Several channel players are predicting the launch of Microsoft's Hyper-V technology will trigger a massive up tick in virtualisation adoption across all types of organisations. But most agree VMware will dominate the space for some time yet.
Hyper-V is Microsoft's answer to VMware's virtualisation platform. It is a free update for Windows Server 2008 licence holders or can be purchased as a standalone product for $US28.
Dimension Data Microsoft practice manager, David Hanrahan, claimed Hyper-V's availability would convince more organisations to embrace virtualisation. To date, the number of servers using virtualisation is sitting under 10 per cent, leaving room for growth.
"We've been waiting some time for Hyper-V - some clients who have not moved into server virtualisation to date have held off making decisions about virtualisation projects," he said. "Microsoft has never been the first to market with anything - their move into a market has usually been just before it's about to boom."
At the top end of town, Hanrahan said corporates could see Microsoft as a way to start increasing their physical and virtual environments and managing them from one platform. But he also claimed Hyper-V's accessibility would act as a stimulant on mid-market customers and predicted rapid virtualisation takeup in the SMB market.
Ingram Micro virtualisation practice manager, Peter Pollari, forecast Hyper-V would trigger at least double or triple digit growth in virtualisation adoption.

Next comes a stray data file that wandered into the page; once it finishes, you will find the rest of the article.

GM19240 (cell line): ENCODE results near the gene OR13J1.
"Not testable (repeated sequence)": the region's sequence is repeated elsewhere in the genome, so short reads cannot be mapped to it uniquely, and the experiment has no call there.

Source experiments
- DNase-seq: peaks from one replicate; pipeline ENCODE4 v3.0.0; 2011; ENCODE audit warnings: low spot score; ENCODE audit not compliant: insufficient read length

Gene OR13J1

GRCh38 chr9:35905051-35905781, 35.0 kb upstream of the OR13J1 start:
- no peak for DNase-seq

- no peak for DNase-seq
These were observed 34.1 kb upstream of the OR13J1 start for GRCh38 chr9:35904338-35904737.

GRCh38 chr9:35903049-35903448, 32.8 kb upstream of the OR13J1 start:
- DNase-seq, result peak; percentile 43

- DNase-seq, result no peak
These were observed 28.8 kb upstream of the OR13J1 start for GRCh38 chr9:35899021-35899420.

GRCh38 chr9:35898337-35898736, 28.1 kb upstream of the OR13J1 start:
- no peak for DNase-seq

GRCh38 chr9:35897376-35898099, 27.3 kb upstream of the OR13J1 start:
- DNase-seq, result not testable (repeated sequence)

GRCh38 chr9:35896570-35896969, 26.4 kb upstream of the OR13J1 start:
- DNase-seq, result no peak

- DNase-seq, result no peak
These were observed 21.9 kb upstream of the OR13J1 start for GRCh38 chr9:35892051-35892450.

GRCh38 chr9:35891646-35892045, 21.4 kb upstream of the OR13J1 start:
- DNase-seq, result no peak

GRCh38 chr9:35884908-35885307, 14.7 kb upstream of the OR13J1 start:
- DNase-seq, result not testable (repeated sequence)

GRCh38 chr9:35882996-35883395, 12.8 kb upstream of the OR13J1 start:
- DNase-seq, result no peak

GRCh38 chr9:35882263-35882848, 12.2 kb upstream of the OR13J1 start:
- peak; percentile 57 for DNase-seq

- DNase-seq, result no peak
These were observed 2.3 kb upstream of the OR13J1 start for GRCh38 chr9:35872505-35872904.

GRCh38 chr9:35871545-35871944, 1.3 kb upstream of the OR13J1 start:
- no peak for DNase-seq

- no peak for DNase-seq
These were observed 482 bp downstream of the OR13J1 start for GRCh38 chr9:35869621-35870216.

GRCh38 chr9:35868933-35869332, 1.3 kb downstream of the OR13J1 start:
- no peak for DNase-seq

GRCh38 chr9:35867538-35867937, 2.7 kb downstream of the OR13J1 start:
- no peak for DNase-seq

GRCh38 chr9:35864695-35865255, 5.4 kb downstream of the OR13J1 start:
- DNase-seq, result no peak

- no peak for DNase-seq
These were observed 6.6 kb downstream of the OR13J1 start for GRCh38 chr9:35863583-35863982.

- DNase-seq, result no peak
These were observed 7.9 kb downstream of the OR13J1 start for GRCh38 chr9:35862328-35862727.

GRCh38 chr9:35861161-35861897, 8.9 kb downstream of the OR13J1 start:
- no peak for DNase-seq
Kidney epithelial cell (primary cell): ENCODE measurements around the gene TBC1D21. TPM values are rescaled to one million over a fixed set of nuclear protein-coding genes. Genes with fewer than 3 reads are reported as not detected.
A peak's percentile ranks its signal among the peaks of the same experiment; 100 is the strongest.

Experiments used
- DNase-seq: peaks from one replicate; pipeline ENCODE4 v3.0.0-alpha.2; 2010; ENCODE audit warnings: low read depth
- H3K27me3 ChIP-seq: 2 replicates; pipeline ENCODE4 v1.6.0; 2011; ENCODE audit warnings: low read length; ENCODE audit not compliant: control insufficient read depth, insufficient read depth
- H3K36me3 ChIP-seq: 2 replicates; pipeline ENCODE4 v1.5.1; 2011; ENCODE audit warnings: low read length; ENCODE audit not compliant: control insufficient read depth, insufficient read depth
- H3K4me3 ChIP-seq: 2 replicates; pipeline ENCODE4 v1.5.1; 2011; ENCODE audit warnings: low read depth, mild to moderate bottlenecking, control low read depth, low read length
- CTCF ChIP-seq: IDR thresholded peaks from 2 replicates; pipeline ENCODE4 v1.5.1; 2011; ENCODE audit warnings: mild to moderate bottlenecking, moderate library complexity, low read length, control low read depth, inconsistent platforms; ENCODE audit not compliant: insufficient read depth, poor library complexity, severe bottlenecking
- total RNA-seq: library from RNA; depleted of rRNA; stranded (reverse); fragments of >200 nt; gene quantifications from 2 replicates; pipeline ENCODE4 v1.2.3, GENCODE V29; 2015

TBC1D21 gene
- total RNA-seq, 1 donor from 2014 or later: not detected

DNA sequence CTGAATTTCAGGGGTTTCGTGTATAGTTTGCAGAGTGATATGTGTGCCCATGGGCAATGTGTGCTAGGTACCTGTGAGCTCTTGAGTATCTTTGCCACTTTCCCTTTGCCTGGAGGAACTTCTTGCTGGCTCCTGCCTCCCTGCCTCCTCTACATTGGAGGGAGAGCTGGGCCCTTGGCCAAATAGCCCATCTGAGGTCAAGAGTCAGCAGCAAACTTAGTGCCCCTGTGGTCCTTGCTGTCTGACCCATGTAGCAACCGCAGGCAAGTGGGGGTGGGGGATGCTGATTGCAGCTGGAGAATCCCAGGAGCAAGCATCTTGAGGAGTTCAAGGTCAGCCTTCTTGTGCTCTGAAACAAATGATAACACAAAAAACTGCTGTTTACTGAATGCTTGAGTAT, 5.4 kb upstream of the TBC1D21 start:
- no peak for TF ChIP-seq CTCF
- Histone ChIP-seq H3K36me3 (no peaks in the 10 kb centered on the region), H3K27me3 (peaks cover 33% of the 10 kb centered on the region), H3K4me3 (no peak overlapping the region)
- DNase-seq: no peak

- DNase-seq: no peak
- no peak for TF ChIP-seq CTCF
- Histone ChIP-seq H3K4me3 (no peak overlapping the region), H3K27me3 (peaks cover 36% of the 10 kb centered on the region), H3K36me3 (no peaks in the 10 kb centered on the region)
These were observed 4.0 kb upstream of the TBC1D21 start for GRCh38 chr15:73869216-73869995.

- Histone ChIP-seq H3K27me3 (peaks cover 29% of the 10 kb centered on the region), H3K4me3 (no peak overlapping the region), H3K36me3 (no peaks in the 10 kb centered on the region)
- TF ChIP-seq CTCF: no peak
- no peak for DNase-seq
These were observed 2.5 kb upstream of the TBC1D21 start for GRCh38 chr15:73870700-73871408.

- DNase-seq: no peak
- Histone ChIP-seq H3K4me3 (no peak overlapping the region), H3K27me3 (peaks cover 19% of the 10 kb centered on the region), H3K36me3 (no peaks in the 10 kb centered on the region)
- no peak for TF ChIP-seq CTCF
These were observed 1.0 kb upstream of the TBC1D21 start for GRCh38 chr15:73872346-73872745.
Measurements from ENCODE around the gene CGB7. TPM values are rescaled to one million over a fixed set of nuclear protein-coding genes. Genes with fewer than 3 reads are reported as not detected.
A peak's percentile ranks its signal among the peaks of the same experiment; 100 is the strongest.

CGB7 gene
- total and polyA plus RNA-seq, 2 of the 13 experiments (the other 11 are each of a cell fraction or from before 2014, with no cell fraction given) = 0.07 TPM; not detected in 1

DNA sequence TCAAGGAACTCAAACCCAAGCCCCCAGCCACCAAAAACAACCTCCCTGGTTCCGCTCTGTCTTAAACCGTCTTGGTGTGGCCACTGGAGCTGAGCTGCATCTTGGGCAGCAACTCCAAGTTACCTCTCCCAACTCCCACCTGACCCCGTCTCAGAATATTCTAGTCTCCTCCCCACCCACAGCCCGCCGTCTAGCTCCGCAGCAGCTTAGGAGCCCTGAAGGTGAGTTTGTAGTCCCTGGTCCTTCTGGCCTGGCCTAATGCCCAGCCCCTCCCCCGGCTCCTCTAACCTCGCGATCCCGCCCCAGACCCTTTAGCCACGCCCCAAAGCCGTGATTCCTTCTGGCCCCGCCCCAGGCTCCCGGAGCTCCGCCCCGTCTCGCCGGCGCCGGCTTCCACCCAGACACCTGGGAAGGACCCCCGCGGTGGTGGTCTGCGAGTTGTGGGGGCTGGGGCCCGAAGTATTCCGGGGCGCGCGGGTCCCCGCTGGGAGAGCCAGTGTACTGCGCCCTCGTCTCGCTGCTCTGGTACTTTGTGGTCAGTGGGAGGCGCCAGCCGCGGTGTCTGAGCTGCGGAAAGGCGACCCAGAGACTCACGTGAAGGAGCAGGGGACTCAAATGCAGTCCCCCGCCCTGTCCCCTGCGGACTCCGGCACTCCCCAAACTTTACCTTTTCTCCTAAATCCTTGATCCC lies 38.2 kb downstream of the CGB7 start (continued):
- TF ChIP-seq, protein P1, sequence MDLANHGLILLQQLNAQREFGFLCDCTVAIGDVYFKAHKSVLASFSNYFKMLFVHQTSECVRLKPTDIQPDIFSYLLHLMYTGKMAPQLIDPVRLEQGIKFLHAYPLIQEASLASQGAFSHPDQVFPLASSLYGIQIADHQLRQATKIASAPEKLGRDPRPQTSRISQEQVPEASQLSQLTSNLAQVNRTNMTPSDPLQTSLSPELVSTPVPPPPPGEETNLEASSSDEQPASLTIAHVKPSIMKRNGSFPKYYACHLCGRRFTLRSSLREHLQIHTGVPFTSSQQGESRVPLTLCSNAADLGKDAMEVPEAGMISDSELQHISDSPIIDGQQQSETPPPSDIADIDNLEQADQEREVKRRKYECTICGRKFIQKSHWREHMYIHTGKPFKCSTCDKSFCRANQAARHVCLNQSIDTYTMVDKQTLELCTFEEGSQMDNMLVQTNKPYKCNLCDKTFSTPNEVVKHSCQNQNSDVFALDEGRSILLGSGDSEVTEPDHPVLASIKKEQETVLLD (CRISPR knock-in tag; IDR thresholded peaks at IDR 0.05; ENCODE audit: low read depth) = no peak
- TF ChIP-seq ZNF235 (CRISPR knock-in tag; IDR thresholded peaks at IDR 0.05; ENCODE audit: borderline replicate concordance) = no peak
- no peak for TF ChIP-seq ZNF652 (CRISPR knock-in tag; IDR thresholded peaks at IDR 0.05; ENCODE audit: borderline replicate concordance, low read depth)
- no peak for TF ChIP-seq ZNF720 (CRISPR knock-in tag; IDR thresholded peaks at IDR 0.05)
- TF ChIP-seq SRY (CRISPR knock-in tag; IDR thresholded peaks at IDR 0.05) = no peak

"The Microsoft brand lends itself to exposure," he said. "Its accessibility will definitely drive take-up in the SMB space, but it's good for everyone. Resellers who haven't been in this space or chosen not to invest will now look to engage."
Jasco Consulting managing director, Jason McClintock, said the most compelling reason for customers to choose Hyper-V was convenience. The Sydney-based integrator partners with both VMware and Microsoft.
"If you can source your virtualisation engine, NOS, collaboration tools, unified messaging solution, data protection and network management suite from a single vendor, then the ongoing management of your server farm can be greatly simplified," he said. "I think we will see small to medium business adopt Hyper-V and the uptake of virtual servers will increase overall due to price from Microsoft: Hyper-V should drive competition in the virtual machine [VM] space which should result in better VM technology outcomes at realistic price points."
Sydney-based IMC Communications is also a VMware and Microsoft partner. Technical services director, Andrew Gifford, argued many SMEs hadn't been sold the virtualisation story yet.
"Virtualisation as a technology is compelling and having Microsoft in there just legitimises it more and makes the education process easier," he said.
Virtualisation practice manager at integration specialists, Technical Architecture Solutions (TAS), Damian Murdoch, also welcomed a new competitor into the arena but said it had not seen a lot of customer interest in Hyper-V so far.